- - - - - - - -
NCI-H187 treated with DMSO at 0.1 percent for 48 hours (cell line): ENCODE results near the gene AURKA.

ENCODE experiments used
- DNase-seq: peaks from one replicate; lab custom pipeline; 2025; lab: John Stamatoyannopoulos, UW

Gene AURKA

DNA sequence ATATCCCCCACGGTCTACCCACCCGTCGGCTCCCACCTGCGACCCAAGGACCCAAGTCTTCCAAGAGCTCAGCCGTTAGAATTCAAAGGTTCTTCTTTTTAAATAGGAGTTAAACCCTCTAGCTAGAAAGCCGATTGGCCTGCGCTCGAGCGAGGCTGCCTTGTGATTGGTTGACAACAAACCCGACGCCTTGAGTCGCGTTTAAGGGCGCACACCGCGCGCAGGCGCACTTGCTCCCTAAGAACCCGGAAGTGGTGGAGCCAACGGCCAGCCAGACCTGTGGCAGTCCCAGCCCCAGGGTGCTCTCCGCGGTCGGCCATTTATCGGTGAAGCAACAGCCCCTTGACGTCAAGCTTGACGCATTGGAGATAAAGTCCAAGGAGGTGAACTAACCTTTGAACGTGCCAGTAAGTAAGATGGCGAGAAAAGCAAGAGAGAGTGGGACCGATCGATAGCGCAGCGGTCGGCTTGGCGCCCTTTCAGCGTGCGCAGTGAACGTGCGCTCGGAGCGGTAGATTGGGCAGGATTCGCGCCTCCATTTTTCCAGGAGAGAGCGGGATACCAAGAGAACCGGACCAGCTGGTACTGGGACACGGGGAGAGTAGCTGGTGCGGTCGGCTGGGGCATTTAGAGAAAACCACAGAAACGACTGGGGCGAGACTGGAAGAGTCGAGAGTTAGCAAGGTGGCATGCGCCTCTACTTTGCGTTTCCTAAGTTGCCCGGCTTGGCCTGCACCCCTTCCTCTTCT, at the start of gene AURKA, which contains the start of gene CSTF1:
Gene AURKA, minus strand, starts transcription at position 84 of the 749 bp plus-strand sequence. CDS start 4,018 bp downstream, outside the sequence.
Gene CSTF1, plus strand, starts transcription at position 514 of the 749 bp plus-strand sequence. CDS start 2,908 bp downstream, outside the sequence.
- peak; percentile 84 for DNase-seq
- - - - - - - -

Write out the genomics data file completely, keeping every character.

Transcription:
NCI-H187 treated with DMSO at 0.1 percent for 48 hours (cell line): ENCODE results near the gene AURKA.

ENCODE experiments used
- DNase-seq: peaks from one replicate; lab custom pipeline; 2025; lab: John Stamatoyannopoulos, UW

Gene AURKA

DNA sequence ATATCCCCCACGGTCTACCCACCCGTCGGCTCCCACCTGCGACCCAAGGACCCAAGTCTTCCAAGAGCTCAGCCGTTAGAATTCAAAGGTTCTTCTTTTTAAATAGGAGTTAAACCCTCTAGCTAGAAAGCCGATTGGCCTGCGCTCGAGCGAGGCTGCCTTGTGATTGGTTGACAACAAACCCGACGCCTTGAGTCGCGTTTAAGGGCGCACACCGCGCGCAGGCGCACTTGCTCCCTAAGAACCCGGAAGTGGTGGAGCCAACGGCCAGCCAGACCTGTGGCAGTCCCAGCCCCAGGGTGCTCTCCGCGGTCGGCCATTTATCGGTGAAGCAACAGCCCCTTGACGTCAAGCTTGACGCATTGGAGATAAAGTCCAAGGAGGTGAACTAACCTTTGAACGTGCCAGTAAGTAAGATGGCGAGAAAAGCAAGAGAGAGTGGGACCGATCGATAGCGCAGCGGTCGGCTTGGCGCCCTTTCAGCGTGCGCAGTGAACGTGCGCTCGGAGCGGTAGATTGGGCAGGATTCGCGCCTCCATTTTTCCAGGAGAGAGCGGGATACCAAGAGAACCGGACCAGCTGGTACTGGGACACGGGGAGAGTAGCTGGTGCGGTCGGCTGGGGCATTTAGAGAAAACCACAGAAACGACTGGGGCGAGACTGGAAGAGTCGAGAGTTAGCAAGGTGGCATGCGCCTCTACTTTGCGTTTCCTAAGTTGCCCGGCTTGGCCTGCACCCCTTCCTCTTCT, at the start of gene AURKA, which contains the start of gene CSTF1:
Gene AURKA, minus strand, starts transcription at position 84 of the 749 bp plus-strand sequence. CDS start 4,018 bp downstream, outside the sequence.
Gene CSTF1, plus strand, starts transcription at position 514 of the 749 bp plus-strand sequence. CDS start 2,908 bp downstream, outside the sequence.
- peak; percentile 84 for DNase-seq